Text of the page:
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For this perfecto jacket, the indigo-dyed cotton damask fabric was traditionally used for baby carriers and blankets. The symbolic iconography of zig-zag lines and geometric birds both protects its wearer and tells the migration of the indigenous people across China over the last millennium. It took me one year of searching village-to-village to find someone who could hand-weave this damask fabric for the collection. A local expert found this older woman in Zhaoxing Village; she is one of only three grandmothers in the village who still retains the know-how of how to weave this pattern. It will take her 30 days to re-weave enough fabric for one jacket. For the silk dress, the process of weaving silk threads on a hand-loom is time-consuming and can only be found in the most remote villages in eastern Guizhou. The entire process is done by one family in their home: raising silk worms, spinning the thread, weaving on the handloom, and finishing the fabric in boiled water. The silk fabric was hand-woven by Miao grandmothers who can still be found raising silk worms inside their homes. The worms were raised during the months of April to June, when they can be fed the …

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For this perfecto jacket, the indigo-dyed cotton damask fabric was traditionally used for baby carriers and blankets. The symbolic iconography of zig-zag lines and geometric birds both protects its wearer and tells the migration of the indigenous people across China over the last millennium. It took me one year of searching village-to-village to find someone who could hand-weave this damask fabric for the collection. A local expert found this older woman in Zhaoxing Village; she is one of only three grandmothers in the village who still retains the know-how of how to weave this pattern. It will take her 30 days to re-weave enough fabric for one jacket. These reversible cinch-waisted shorts feature a matte diamond-patterned cotton on one side and a shiny silk version on the other (as worn on the model). The diamond “fish-eye” pattern fabric developed for this jacket was originally inspired by the traditional indigo-dyed cotton version of the Buyi minority tribe in the south of Guizhou. In this modernized version, Miao fabric masters re-wove the pattern using silk thread in our training program workshop in Dimen village. Above look credits:   Stockton Johnson (photographer), Vanessa Bellugeon (stylist)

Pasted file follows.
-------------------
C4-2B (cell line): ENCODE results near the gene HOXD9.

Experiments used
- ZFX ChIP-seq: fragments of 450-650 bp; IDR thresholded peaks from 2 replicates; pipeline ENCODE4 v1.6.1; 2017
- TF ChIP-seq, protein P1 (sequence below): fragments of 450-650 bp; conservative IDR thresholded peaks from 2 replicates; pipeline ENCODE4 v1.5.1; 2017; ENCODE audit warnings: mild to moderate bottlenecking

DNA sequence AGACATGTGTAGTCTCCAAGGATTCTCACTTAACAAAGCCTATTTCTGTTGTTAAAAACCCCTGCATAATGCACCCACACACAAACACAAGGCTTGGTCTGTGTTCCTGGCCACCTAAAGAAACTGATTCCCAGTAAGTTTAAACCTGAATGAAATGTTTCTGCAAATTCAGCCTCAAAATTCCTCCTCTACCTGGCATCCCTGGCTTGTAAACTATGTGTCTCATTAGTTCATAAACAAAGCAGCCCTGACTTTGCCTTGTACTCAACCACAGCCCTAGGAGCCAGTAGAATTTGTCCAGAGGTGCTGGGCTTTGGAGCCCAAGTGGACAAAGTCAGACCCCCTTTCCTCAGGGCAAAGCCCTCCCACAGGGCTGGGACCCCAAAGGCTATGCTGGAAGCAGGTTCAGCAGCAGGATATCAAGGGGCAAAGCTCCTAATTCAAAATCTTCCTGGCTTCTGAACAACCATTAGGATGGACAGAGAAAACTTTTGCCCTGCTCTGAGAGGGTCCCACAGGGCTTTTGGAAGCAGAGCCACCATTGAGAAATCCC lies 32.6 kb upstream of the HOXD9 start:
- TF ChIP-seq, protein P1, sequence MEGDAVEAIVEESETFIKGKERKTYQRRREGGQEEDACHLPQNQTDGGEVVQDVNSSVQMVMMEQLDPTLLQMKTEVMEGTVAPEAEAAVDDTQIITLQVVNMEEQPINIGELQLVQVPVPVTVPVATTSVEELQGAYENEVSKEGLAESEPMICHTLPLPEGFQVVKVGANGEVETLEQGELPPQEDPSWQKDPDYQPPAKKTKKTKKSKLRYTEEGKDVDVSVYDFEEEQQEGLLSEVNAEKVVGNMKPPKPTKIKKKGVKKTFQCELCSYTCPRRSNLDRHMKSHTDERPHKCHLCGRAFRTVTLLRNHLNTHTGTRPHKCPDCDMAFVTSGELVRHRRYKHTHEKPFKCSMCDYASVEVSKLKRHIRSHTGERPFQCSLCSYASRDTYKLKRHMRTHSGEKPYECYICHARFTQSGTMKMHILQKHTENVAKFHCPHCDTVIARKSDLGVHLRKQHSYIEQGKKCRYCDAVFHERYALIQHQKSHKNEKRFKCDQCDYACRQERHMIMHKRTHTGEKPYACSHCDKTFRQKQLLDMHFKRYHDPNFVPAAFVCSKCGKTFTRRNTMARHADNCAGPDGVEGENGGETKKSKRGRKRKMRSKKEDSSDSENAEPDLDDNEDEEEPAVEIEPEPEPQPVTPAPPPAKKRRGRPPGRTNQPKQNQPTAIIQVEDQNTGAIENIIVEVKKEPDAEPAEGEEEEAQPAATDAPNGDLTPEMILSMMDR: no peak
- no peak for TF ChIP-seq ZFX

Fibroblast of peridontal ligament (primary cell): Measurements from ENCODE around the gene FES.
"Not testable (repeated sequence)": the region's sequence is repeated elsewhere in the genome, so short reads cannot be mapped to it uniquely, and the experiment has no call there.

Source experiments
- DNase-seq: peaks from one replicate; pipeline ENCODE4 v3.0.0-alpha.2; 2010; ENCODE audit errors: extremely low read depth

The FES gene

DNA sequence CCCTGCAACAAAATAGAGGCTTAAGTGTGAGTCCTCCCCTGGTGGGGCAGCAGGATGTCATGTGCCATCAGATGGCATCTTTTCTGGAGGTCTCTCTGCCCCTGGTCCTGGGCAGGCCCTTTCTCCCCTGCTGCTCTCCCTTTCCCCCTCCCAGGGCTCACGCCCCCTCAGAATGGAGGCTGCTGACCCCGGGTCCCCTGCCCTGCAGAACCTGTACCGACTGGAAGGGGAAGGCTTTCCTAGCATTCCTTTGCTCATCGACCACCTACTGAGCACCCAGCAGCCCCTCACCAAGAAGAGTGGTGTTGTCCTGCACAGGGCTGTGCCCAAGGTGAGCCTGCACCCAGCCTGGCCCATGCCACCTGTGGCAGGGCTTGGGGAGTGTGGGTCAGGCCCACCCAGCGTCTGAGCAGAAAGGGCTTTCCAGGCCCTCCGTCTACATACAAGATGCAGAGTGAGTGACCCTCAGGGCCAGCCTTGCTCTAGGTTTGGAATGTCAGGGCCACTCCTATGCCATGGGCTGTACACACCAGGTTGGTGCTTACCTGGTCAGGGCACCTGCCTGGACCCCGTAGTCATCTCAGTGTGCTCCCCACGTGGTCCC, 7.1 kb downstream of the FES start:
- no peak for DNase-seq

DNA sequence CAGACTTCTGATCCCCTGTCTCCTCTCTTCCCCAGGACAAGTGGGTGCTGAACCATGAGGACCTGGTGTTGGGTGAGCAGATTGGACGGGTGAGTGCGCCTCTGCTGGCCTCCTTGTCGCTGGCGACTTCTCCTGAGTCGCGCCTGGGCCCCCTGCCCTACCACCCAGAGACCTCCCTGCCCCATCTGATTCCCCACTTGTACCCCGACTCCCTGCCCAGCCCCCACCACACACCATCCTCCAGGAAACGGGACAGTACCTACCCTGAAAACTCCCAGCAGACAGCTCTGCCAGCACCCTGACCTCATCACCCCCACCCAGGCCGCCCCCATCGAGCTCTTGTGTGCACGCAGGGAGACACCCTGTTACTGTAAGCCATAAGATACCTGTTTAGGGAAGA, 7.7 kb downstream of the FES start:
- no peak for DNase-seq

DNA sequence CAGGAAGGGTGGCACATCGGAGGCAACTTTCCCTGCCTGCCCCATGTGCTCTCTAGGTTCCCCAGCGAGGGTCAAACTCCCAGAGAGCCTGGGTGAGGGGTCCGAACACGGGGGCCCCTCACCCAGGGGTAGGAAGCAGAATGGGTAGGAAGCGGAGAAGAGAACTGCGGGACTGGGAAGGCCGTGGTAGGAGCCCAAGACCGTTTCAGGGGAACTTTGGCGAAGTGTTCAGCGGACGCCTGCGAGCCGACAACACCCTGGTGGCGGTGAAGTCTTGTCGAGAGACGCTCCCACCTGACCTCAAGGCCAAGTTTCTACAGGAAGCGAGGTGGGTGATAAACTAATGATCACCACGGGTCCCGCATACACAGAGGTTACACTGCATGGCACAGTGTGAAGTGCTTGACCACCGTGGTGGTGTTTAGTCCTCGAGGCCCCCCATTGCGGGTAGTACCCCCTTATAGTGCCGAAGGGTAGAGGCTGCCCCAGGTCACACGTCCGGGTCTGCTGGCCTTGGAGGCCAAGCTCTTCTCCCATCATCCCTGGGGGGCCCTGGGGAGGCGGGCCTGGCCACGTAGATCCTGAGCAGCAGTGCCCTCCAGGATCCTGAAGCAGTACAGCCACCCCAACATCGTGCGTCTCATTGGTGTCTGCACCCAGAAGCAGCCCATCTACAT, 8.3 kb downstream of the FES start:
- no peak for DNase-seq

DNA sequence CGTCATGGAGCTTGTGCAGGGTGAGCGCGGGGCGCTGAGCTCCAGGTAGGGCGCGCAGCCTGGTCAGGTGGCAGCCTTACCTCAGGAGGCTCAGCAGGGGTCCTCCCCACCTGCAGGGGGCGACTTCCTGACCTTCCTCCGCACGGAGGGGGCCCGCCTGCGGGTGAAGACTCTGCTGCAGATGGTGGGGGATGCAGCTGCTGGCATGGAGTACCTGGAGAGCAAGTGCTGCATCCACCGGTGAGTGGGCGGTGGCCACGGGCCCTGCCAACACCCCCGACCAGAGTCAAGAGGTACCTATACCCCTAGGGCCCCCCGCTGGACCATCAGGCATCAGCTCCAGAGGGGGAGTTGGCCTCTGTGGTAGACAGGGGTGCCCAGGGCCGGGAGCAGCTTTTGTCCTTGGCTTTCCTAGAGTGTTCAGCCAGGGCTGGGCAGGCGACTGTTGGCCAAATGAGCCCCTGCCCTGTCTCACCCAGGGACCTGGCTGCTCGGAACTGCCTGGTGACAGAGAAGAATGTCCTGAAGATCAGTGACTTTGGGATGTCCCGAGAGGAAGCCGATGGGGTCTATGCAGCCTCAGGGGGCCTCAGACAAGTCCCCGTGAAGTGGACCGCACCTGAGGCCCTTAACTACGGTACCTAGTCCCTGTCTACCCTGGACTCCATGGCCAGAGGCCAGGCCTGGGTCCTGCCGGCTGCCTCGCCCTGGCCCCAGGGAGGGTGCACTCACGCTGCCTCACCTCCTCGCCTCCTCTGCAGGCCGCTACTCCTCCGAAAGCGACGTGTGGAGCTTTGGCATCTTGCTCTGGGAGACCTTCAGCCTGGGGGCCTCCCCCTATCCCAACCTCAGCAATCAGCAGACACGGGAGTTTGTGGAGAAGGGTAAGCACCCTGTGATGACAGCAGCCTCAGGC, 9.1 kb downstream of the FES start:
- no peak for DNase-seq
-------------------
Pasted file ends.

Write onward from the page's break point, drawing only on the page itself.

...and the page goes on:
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Re-connecting With the Land

A spiritual connection with nature has enabled the villagers to live harmoniously with their environment and create cottage industries that are sustainable and non-polluting.   Over its 5,000 years of civilization, Chinese culture has traditionally lived in harmony with nature – giving birth to Taoism, Zen Buddhism, and Traditional Chinese Medicine that all emphasize living in balance and harmony with the natural world around them. The recent eroding of this traditional practice has, undoubtedly, resulted in the extreme pollution and environmental crisis that China experiences today. A new generation is growing up without access to fresh air, eating produce grown in contaminated soils, and living in cities dominated by artificial plastic products. Their long-term health (with rising cancer rates) has suffered as a result. It is time to reverse this trend, educate the people on the environment, and reconnect the Chinese back with the land. Today, 80 rural villages a day are destroyed in China – and with it, the connection with nature and understanding of the land. One can learn how to live in harmony with nature by …